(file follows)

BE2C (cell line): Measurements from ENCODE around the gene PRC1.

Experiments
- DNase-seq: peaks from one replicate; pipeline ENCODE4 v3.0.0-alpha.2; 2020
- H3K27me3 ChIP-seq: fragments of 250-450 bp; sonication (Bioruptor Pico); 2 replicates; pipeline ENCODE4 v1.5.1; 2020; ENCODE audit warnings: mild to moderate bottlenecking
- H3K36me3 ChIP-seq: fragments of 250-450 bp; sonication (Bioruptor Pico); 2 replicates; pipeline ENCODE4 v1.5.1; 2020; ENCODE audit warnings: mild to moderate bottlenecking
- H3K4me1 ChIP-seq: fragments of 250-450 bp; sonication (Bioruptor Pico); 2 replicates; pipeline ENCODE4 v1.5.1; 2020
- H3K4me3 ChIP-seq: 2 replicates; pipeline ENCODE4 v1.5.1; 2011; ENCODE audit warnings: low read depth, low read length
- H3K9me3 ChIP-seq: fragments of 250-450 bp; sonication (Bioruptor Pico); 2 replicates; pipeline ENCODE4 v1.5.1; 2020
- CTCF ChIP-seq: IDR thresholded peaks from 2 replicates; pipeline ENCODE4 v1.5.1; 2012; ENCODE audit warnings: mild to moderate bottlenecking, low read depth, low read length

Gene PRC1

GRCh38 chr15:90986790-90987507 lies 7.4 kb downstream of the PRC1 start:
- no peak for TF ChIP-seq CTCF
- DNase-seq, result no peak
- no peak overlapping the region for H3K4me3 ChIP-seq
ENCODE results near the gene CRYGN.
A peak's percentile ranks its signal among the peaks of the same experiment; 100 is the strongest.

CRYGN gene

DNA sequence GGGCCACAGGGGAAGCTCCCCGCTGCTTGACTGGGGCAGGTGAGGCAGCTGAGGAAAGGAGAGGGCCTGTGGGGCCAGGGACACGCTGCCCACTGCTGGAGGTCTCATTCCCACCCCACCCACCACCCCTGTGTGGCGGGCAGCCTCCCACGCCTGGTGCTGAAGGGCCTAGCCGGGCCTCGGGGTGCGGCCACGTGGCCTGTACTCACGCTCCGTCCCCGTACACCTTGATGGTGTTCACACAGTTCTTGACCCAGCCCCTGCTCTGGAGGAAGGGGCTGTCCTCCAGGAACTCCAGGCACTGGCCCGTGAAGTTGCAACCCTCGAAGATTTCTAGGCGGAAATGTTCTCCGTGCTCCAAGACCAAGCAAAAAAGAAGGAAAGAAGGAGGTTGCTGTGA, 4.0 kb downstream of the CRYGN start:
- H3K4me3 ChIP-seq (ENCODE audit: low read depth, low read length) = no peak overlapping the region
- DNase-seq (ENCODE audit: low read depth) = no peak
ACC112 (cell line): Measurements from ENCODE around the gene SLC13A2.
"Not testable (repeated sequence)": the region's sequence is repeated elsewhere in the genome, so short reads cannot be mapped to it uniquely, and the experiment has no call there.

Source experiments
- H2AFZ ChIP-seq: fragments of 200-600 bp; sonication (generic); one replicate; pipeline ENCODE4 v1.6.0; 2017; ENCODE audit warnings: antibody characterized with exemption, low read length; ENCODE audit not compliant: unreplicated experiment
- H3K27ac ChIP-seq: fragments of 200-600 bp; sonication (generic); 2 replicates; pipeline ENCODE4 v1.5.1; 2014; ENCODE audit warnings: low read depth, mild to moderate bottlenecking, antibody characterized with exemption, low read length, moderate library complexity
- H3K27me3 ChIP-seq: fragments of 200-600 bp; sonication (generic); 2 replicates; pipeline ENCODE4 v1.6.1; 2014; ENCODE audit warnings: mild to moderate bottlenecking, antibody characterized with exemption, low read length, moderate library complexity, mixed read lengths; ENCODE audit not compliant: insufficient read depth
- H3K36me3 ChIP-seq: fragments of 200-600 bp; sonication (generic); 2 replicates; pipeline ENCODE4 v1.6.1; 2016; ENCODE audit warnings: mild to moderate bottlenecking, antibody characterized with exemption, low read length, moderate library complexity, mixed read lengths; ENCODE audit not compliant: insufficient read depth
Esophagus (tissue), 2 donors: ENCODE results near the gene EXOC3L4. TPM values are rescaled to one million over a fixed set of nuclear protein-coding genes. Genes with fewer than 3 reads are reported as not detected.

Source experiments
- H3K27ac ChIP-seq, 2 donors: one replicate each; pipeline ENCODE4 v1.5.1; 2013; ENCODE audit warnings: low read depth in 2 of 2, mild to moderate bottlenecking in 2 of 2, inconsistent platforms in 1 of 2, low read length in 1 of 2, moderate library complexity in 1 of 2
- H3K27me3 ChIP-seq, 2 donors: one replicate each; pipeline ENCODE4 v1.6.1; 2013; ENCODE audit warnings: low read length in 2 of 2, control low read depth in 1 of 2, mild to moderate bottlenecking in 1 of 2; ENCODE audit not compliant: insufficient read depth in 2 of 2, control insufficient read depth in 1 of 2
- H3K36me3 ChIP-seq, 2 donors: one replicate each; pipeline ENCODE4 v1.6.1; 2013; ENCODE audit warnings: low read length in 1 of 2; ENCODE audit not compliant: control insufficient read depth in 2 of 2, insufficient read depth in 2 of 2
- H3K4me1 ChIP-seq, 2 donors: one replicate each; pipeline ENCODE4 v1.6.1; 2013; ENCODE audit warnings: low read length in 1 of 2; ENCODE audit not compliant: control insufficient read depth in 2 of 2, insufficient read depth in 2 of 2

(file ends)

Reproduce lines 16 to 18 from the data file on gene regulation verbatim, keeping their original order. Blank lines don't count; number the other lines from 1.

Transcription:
A peak's percentile ranks its signal among the peaks of the same experiment; 100 is the strongest.

CRYGN gene

DNA sequence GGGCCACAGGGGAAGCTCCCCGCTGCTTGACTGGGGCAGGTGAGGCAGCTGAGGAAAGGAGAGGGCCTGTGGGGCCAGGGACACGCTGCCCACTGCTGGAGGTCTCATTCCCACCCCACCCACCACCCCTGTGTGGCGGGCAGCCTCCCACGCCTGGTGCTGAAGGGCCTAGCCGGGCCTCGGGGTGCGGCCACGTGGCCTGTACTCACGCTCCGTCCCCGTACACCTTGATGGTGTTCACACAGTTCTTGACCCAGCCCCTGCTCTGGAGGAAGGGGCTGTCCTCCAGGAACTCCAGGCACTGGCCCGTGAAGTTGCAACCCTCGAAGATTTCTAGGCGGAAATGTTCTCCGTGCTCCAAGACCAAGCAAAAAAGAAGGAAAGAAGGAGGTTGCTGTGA, 4.0 kb downstream of the CRYGN start: